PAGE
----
Astro City: The Dark Age Volumes 1&2
Reviewed: May 18, 2011
By: Kurt Busiek / Illustrated by Brent Anderson
Publisher: Wildstorm Productions
256 pages / 240 pages, $22.56
In the Astro City series creators Busiek, Anderson and Alex Ross (he does the
covers and much of the character design) have attempted to deal with the everyday
realities of living in a world with super beings. This is not an entirely new
idea. The Superman family of magazines spent many years publishing books that
had Jimmy Olsen and Lois Lane as their central characters, with the Man of Steel
more or less relegated to the role of the deus ex machina who got them out of
Busiek himself, along with Ross, took this a step further in 1994 when he wrote
Marvels, a limited series in which the events of the Marvel Comics universe
were viewed from the point of view of man in the street characters. The battles
were there, but they were secondary to the human reactions.
Astro City, a series which now runs to eight collected volumes and over 1,000
pages of work, does not follow the lives of any one of its vast cast of characters,
most of which do pay homage to originals in either the DC or Marvel universes.
The story arcs may follow a particular character for a while, but then break
off and follow someone else. There are supervillain plots, and battles both
alien and cosmic in scope, but many of them take place in splash panels or almost
Individual issues may take a “day-in-the-life” look at the city
or even be told from the point of view of a villain, usually one who is not
too dark in motive or action. Taken as a whole, the series is more like a history
of the city than a series of individual stories.
The Dark Age is by far the longest piece of work in this setting so far, a story
that spans decades in the telling and focuses on the lives of Charles and Royal
Williams. It is further distinguished by the fact that the brothers are two
black men in a field that still has mostly white characters.
Charles and Royal lost their parents when they were young. They were the victims
of a battle between a crime syndicate called the Pyramid and the newly minted
superhero team, Honor Guard. One particular Pyramid soldier cut his way through
their home, pursued by the Silver Agent, a hero who would later be executed
for his unintentional killing of another criminal. We have seen his statue in
Astro City’s version of Central Park in earlier volumes of the series,
but the inscription on it (“To Our Eternal Shame”) has always been
The brothers are deeply affected by their parents’ deaths, and both harbour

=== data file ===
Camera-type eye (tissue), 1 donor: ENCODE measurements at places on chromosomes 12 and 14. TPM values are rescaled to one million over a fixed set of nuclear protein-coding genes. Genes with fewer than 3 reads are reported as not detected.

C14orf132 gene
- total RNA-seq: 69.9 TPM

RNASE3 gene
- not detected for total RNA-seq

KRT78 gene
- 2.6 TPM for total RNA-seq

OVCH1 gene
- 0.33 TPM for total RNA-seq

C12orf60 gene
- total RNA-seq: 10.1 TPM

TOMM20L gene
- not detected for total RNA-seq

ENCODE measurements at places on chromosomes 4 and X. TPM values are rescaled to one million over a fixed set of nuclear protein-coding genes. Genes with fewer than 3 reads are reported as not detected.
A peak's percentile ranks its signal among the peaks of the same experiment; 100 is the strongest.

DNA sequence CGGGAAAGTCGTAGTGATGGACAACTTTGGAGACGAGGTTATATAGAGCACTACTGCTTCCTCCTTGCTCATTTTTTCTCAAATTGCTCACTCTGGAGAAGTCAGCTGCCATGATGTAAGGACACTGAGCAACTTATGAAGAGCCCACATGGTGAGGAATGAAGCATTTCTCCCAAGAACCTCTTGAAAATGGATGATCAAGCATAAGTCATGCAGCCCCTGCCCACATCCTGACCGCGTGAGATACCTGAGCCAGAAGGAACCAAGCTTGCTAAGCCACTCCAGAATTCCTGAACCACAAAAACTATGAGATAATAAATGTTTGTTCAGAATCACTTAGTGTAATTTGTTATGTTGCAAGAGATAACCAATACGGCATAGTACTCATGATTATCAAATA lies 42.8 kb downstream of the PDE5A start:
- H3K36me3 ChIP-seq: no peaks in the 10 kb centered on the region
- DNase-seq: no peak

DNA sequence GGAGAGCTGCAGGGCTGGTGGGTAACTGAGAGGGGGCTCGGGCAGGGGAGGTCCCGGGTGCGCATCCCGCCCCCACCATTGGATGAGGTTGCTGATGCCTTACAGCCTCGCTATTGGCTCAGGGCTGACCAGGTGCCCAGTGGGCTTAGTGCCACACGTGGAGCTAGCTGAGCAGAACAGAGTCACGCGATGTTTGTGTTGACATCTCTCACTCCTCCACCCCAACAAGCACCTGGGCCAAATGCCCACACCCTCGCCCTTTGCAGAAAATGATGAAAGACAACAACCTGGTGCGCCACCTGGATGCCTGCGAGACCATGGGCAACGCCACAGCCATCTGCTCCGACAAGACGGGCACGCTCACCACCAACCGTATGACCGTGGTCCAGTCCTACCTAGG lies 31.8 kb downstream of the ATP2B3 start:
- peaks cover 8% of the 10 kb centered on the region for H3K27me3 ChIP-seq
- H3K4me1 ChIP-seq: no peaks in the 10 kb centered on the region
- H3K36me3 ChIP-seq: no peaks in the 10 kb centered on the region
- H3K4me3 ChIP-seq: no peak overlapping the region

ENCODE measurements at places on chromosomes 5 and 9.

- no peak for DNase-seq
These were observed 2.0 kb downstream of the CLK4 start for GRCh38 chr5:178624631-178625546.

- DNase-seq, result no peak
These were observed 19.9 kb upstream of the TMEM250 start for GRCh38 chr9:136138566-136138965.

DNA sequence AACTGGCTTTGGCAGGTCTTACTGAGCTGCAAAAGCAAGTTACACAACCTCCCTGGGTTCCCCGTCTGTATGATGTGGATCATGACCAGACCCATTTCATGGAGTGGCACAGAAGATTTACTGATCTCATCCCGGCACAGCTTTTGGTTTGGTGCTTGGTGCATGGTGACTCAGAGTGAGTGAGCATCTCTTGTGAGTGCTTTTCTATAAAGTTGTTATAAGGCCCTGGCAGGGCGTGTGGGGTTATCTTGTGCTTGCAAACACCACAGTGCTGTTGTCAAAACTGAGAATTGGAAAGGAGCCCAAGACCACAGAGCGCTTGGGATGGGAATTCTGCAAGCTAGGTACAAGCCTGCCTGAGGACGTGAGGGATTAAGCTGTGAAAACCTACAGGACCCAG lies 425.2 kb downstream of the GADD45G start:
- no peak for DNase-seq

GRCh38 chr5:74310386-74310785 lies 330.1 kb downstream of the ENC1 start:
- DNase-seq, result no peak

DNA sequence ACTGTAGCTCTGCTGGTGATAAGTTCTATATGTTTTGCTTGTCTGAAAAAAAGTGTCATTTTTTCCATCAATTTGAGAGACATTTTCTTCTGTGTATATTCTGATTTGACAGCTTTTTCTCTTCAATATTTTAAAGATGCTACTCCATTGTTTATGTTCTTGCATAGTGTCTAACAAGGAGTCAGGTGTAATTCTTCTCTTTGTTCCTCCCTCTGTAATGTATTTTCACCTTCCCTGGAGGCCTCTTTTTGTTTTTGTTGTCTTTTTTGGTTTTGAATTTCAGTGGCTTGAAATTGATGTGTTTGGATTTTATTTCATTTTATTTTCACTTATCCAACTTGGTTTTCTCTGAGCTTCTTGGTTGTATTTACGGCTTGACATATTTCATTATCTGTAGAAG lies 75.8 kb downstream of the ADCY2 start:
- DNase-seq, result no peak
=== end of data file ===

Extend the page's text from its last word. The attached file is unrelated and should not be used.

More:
a deep suspicion of costumed heroes after this event, for it appears to them
that the Agent simply brushed by their tragedy in his single minded pursuit
of the villain. Charles grows up to become a policeman. Royal becomes involved
with street gangs and is eventually recruited into one of the feeder groups
that Pyramid draws its soldiers from.
Their story is told from both points of view, and is more like a twinned autobiography
than a regular comic book story. We’ll learn exactly why it sounds that
way in the second volume.
The second, or perhaps third, skein in this plot involves the Silver Agent,
who keeps turning up again and again in their lives, even though he has already
been executed. For the full story of the Agent, you will have to wait for the
two-part story arc reprinted in the next trade edition. Suffice it to say that
it seems to make sense here and makes even more sense when you read his own
Finally it is safe to say that the two books offer a commentary on the grim
and gritty era in comics which followed he publication of Watchmen and Batman:
The Dark Knight Returns, when killing villains became common and every other
questionable hero had a name that contained ether “death” or “blood.”
The first volume chronicles their interactions through a number of minor adventures
during which they try to help each other in spite of bring on different sides
of the law. As the volume draws to a close in 1977 Royal is arrested and sent
to prison, while Charles is injured.
As the title suggests, Brothers in Arms is about how the Williams brothers sort
of work together to bring down the man who actually killed their parents. Along
the way, however, they become as obsessed with the chase as their quarry does
with his pursuit of power and, towards the end, realize how corrupting such
a blinkered focus can be.
Busiek is a top-notch writer, even when he is handling characters for the major
companies. On a creator-owned project such as this one, he really shines. Similarly,
Brent Anderson is an artist who combines a comic book sensibility with a realistic
approach to body size and musculature. His work on this series is consistently
Busiek, Anderson and Ross have picked up a number of Eisner and Harvey Awards
for their work on this series. It appears somewhat sporadically due to their
other commitments, but the trade editions make up for the long waits. The entire
16 issue Dark Ages run began in 2005 and did not finish until last year.